Tobin added: “The Philippines has led the south east Asian region in recognising and promoting adolescent rights and giving young people a voice. It is now important to listen to those voices and respond to adolescents need to receive clear, accurate information on protecting themselves from STIs and HIV. ”

To enable adolescents worldwide to effectively deal with these challenges, targeted investments in the following key areas are necessary:

• Investing in education and training so that adolescents have the means to lift themselves out of poverty and contribute to their national economies;
• Advocating for expanded opportunities for youth to participate and voice their opinion, for example in national youth councils, youth forums, online activism and other avenues which enable adolescents to make their voices heard.
• Promoting laws, policies and programs that protect the rights of both children and adolescents and enable them to overcome barriers to essential services

The report concludes that young people must be given the tools they need to improve their own lives. Only then will we foster a generation of economically independent citizens who are fully engaged in civic life and able to actively contribute to their communities.

“Millions of young people around the world are waiting for a greater action by all of us,” said Lake.

For further information, to arrange an interview or to obtain a copy of the report, please contact:
Angela Travis, UNICEF Philippines
Tel +63 917 8678366,

Thursday, March 17, 2011

Youngblood- Positive

Philippine Daily Inquirer
First Posted 22:52:00 03/16/2011

Filed Under: Health, Diseases

I WAS diagnosed as HIV positive a couple of months ago, and my perspective on life changed dramatically. Truly, we cannot be in complete control of everything. Getting such a diagnosis really changes you. In one instant, your life and the lives of those around you turn 180 degrees.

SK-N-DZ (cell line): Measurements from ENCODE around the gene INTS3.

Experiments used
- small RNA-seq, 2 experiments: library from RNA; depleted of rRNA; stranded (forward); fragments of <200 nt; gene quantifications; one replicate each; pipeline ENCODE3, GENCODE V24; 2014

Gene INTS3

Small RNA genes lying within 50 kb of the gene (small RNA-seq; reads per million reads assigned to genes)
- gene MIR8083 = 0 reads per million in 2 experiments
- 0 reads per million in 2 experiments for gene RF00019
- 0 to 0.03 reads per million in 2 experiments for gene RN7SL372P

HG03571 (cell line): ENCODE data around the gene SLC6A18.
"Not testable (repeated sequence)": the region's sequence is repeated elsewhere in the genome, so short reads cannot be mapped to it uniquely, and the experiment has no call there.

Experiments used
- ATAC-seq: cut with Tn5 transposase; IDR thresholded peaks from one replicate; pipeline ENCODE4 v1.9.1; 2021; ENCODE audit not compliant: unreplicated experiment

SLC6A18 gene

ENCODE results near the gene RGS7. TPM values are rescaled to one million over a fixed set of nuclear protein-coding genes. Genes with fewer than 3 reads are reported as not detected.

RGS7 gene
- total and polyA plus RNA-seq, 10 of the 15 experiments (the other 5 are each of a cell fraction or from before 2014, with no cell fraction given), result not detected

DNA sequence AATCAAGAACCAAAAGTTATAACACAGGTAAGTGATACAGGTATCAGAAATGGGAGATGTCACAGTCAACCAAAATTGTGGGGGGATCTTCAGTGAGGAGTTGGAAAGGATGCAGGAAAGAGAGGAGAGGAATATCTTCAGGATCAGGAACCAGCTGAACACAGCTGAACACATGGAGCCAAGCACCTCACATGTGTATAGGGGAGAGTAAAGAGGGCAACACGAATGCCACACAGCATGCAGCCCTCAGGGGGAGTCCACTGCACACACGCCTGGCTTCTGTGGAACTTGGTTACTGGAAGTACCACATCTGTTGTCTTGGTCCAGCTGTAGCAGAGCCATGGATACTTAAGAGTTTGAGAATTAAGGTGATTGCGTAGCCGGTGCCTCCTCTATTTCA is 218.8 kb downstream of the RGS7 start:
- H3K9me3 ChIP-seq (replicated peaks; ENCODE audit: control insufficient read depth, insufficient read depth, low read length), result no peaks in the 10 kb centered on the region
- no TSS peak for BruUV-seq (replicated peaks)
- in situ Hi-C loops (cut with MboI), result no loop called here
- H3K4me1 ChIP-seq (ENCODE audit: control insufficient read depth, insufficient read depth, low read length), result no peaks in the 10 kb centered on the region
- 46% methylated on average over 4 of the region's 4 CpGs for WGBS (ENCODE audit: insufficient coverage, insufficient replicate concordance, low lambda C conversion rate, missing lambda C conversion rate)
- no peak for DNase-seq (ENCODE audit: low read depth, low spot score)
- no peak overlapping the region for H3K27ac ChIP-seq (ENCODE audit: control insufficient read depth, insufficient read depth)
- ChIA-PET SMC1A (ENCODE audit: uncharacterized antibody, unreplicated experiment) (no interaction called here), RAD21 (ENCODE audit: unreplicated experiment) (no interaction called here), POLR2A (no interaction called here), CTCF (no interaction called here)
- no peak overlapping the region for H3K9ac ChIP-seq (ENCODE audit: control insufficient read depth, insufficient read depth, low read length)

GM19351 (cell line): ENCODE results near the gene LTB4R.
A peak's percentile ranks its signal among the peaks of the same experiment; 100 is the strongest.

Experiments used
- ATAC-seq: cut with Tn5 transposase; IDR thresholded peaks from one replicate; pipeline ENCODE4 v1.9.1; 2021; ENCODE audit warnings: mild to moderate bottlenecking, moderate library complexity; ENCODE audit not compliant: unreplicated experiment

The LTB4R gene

You can respond in two different ways: One is negatively, by either being in denial, or feeling very bad and blaming God, forever ranting, and eventually ending up very depressed. People who react this way think that their life is over, and there’s no future to look forward to anymore, and some end up committing suicide. Or you can respond positively and in a pro-active way. You consult the doctors, take your medicines, and live a relatively long and fulfilling life.

When I was told I was HIV positive, my whole view of the world and of my experiences changed. I don’t want to waste my life anymore. I seize every opportunity to be happy. I want to live a meaningful life—a relatively shorter life, yes, but a more meaningful one.

It is a blessing in disguise. I just need to reprogram my thinking, to learn how to look at things differently. I have never been happier. Knowing that your days are numbered (somewhat) makes a whole lot of difference.

I have a strong support system in my family and closest friends. To them, I am very thankful, and of course, to God, and the universe, for eventually, slowly, making everything fall into place. Now, I can say that I know what my life’s meaning is, and the reason I am here. I know whom and what I am living for.

I am very healthy now, thanks to God, the doctors, the medicines, and those who know my condition.

Many recent scientific studies say that if you start treatment at around 20 years old and it works, and you are still in the latent stage, and you live a relatively healthy and stress-free life, HIV will cut your life span by just about 10 years. So having HIV is not much of a death sentence after all.

Those who are scared to have themselves tested, shouldn’t feel that way. It is not the end of the world, as many would think. You can choose to face the reality now, or just die without even giving a fight. You can either be in denial forever, or you can face it and have it treated. You can postpone and postpone having yourself tested, or you can do it now. But there’s no other day but today to do it.

Another advantage of having yourself tested is that if you are indeed positive, you start treatment early. If you tested early, the prognosis (disease progression or outcome) is really good. But if you are diagnosed, say, 8 or 10 years after the virus entered your system, then you are likely to get a real death sentence, with all sorts of opportunistic infections manifesting themselves.